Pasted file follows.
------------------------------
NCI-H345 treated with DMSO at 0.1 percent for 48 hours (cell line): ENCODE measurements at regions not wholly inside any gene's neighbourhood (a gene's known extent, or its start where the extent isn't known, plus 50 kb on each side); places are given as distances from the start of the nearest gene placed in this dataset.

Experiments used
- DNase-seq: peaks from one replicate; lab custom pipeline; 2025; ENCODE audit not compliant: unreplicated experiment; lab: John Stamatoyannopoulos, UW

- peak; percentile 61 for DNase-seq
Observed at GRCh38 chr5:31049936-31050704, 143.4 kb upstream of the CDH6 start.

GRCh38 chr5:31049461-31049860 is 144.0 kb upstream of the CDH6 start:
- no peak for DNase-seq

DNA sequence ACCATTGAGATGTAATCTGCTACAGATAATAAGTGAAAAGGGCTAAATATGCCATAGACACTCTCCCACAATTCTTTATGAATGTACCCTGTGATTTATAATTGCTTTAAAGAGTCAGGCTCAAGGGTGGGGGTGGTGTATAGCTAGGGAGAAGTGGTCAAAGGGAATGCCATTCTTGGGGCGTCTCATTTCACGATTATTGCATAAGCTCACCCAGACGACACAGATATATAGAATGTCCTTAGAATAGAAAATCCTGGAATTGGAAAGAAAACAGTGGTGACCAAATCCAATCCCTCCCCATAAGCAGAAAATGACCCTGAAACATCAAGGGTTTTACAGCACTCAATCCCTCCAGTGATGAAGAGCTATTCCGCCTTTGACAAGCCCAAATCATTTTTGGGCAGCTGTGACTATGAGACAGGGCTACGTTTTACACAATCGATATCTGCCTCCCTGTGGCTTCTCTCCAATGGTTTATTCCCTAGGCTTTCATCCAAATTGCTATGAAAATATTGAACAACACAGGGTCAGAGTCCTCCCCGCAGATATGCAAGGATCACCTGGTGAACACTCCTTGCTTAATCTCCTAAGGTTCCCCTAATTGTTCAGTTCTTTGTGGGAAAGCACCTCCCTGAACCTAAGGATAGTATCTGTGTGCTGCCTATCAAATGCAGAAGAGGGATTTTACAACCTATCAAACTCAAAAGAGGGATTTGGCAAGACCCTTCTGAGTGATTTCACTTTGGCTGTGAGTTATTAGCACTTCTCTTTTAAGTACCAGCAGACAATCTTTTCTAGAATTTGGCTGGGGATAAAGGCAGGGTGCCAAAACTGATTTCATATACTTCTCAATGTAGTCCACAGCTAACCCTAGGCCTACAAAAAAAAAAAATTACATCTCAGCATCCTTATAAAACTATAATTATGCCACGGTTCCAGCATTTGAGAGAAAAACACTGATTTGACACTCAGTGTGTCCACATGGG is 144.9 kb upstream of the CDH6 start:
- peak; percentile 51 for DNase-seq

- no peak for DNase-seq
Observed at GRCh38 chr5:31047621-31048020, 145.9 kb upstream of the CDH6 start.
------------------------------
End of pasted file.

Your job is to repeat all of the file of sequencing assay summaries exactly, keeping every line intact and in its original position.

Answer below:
NCI-H345 treated with DMSO at 0.1 percent for 48 hours (cell line): ENCODE measurements at regions not wholly inside any gene's neighbourhood (a gene's known extent, or its start where the extent isn't known, plus 50 kb on each side); places are given as distances from the start of the nearest gene placed in this dataset.

Experiments used
- DNase-seq: peaks from one replicate; lab custom pipeline; 2025; ENCODE audit not compliant: unreplicated experiment; lab: John Stamatoyannopoulos, UW

- peak; percentile 61 for DNase-seq
Observed at GRCh38 chr5:31049936-31050704, 143.4 kb upstream of the CDH6 start.

GRCh38 chr5:31049461-31049860 is 144.0 kb upstream of the CDH6 start:
- no peak for DNase-seq

DNA sequence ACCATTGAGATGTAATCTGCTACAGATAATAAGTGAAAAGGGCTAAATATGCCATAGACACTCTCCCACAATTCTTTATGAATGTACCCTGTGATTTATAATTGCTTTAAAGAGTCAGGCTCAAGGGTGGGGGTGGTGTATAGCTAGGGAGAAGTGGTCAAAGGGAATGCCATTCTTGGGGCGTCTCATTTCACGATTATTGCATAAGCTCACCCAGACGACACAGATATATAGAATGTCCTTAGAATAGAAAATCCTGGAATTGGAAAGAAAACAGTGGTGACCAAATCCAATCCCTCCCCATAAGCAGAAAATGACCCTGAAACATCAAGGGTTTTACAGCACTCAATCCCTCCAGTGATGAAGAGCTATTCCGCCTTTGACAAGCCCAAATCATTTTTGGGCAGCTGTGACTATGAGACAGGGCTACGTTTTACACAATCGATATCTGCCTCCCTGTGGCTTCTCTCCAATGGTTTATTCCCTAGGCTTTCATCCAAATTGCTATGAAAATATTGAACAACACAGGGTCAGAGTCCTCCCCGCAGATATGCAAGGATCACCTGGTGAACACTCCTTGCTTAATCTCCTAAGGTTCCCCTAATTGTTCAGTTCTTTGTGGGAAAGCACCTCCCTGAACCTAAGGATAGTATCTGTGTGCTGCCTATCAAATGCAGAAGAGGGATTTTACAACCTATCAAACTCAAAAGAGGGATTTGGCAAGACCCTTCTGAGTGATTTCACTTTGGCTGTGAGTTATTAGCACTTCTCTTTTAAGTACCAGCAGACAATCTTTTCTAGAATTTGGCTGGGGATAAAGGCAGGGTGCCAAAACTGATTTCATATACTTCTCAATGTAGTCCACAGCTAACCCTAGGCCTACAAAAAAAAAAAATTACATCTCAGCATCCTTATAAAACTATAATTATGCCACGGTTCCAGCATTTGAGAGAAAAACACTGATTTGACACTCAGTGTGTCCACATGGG is 144.9 kb upstream of the CDH6 start:
- peak; percentile 51 for DNase-seq

- no peak for DNase-seq
Observed at GRCh38 chr5:31047621-31048020, 145.9 kb upstream of the CDH6 start.